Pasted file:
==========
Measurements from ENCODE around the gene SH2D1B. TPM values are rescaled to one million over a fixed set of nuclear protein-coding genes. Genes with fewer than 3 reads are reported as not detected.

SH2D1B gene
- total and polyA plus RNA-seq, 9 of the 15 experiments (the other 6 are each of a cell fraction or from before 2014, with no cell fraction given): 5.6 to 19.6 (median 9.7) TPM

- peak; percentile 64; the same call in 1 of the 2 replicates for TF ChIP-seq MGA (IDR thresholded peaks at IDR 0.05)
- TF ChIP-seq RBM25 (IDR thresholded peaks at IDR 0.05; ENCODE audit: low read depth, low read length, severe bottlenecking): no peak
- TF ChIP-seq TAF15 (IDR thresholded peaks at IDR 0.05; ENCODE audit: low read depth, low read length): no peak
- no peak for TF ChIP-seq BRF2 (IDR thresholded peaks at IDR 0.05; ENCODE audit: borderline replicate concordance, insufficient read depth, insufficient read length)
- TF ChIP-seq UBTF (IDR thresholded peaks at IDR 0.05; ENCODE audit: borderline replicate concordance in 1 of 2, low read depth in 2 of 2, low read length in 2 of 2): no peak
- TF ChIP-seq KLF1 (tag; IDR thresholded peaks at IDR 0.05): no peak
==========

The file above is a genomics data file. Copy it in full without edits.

Measurements from ENCODE around the gene SH2D1B. TPM values are rescaled to one million over a fixed set of nuclear protein-coding genes. Genes with fewer than 3 reads are reported as not detected.

SH2D1B gene
- total and polyA plus RNA-seq, 9 of the 15 experiments (the other 6 are each of a cell fraction or from before 2014, with no cell fraction given): 5.6 to 19.6 (median 9.7) TPM

- peak; percentile 64; the same call in 1 of the 2 replicates for TF ChIP-seq MGA (IDR thresholded peaks at IDR 0.05)
- TF ChIP-seq RBM25 (IDR thresholded peaks at IDR 0.05; ENCODE audit: low read depth, low read length, severe bottlenecking): no peak
- TF ChIP-seq TAF15 (IDR thresholded peaks at IDR 0.05; ENCODE audit: low read depth, low read length): no peak
- no peak for TF ChIP-seq BRF2 (IDR thresholded peaks at IDR 0.05; ENCODE audit: borderline replicate concordance, insufficient read depth, insufficient read length)
- TF ChIP-seq UBTF (IDR thresholded peaks at IDR 0.05; ENCODE audit: borderline replicate concordance in 1 of 2, low read depth in 2 of 2, low read length in 2 of 2): no peak
- TF ChIP-seq KLF1 (tag; IDR thresholded peaks at IDR 0.05): no peak